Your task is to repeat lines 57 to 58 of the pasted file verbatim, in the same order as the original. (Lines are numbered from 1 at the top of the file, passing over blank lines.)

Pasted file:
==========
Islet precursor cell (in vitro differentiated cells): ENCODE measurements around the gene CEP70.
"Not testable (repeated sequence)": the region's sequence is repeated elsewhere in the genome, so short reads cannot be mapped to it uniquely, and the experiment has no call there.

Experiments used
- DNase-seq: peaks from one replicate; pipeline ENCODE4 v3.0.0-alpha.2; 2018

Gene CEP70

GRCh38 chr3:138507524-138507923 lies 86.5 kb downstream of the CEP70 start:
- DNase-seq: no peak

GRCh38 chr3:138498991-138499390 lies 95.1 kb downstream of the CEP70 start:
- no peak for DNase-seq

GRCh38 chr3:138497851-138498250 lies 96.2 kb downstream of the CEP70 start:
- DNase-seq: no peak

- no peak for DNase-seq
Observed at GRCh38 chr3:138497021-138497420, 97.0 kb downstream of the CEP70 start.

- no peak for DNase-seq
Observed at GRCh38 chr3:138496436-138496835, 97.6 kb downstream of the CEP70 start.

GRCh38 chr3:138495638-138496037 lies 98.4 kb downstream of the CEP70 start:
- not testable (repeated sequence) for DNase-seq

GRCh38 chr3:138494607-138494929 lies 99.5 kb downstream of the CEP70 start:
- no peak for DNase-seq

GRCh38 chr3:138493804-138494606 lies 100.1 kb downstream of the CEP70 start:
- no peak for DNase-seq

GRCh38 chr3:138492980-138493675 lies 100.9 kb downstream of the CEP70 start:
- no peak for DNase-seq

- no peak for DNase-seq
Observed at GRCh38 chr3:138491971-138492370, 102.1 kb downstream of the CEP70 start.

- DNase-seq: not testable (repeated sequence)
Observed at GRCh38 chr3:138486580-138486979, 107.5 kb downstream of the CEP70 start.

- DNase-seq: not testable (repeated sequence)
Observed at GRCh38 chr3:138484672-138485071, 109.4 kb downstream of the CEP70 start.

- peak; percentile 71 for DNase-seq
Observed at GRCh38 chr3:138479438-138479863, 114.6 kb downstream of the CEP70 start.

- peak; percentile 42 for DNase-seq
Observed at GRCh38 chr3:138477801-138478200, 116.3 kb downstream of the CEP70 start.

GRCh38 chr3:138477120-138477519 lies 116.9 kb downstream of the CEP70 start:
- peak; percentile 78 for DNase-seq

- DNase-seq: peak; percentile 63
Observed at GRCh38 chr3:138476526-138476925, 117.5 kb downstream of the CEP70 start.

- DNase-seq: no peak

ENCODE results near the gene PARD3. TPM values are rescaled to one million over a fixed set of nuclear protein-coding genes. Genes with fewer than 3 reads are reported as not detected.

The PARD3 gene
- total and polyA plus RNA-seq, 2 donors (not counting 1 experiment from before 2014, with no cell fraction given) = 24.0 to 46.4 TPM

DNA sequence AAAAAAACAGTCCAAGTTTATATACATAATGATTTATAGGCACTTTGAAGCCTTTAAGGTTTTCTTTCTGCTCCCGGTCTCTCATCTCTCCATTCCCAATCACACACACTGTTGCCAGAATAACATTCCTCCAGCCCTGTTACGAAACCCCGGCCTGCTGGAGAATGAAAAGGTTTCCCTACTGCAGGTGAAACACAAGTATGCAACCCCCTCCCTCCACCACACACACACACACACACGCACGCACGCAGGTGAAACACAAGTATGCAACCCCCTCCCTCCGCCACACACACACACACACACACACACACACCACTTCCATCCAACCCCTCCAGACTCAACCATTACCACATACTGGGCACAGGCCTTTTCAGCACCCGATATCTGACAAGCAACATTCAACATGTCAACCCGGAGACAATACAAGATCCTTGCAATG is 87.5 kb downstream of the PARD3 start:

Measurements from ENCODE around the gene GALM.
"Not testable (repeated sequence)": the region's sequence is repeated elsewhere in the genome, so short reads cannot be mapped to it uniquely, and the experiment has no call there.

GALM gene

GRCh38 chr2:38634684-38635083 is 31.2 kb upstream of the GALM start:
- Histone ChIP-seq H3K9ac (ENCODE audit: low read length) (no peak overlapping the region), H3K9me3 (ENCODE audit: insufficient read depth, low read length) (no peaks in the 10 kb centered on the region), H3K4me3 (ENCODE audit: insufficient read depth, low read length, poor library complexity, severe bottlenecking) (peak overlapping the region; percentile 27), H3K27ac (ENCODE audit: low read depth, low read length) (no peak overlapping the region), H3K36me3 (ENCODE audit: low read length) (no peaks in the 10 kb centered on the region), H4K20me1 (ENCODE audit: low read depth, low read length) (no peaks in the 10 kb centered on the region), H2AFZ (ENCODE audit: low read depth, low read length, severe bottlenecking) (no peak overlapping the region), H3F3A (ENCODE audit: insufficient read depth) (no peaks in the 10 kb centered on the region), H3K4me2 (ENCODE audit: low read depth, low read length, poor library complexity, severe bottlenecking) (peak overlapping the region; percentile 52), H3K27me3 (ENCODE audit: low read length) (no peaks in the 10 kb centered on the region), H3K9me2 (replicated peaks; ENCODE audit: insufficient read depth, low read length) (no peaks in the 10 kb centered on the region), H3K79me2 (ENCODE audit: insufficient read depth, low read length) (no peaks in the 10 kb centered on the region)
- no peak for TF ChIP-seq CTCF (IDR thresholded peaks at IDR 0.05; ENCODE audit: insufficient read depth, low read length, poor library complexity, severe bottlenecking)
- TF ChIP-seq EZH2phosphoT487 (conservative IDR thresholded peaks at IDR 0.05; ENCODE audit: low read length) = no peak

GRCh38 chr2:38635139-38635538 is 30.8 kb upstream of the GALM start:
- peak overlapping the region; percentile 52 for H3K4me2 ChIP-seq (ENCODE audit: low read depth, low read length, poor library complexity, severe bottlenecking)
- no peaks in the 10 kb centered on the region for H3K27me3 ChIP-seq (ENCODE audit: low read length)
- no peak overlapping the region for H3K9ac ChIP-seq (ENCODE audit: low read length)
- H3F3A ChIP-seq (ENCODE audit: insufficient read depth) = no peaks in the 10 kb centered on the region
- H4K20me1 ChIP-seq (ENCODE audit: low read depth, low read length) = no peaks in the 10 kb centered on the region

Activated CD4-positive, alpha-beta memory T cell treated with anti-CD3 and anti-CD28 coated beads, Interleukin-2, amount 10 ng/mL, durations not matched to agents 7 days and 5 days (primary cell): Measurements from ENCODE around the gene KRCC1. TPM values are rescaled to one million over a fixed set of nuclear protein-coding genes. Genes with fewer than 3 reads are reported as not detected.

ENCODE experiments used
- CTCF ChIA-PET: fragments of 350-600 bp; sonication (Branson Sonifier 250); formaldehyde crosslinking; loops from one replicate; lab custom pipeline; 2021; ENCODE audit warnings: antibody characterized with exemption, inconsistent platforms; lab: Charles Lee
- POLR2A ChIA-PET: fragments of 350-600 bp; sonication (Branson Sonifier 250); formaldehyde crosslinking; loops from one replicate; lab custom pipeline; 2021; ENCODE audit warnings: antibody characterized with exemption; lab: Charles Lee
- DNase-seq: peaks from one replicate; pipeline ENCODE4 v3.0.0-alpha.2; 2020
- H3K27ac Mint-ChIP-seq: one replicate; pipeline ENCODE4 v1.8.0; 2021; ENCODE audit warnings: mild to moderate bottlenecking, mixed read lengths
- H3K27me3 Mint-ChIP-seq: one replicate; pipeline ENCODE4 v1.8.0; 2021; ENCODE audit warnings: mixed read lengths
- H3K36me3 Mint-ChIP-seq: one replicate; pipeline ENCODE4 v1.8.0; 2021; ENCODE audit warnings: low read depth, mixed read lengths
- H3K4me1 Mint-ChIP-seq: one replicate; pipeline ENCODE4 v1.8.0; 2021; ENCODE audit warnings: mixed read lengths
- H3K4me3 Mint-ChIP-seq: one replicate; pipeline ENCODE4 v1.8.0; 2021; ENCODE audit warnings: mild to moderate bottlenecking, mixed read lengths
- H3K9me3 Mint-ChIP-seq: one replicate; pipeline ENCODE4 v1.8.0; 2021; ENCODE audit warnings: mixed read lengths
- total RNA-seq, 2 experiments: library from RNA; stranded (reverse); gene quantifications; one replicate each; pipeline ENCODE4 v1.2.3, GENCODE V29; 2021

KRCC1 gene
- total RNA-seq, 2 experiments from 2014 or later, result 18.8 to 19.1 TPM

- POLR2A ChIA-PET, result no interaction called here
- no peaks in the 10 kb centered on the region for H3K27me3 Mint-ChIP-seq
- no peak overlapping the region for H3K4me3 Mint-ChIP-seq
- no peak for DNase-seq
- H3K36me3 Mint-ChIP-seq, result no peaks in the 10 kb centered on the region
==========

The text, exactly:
ENCODE experiments used
- CTCF ChIA-PET: fragments of 350-600 bp; sonication (Branson Sonifier 250); formaldehyde crosslinking; loops from one replicate; lab custom pipeline; 2021; ENCODE audit warnings: antibody characterized with exemption, inconsistent platforms; lab: Charles Lee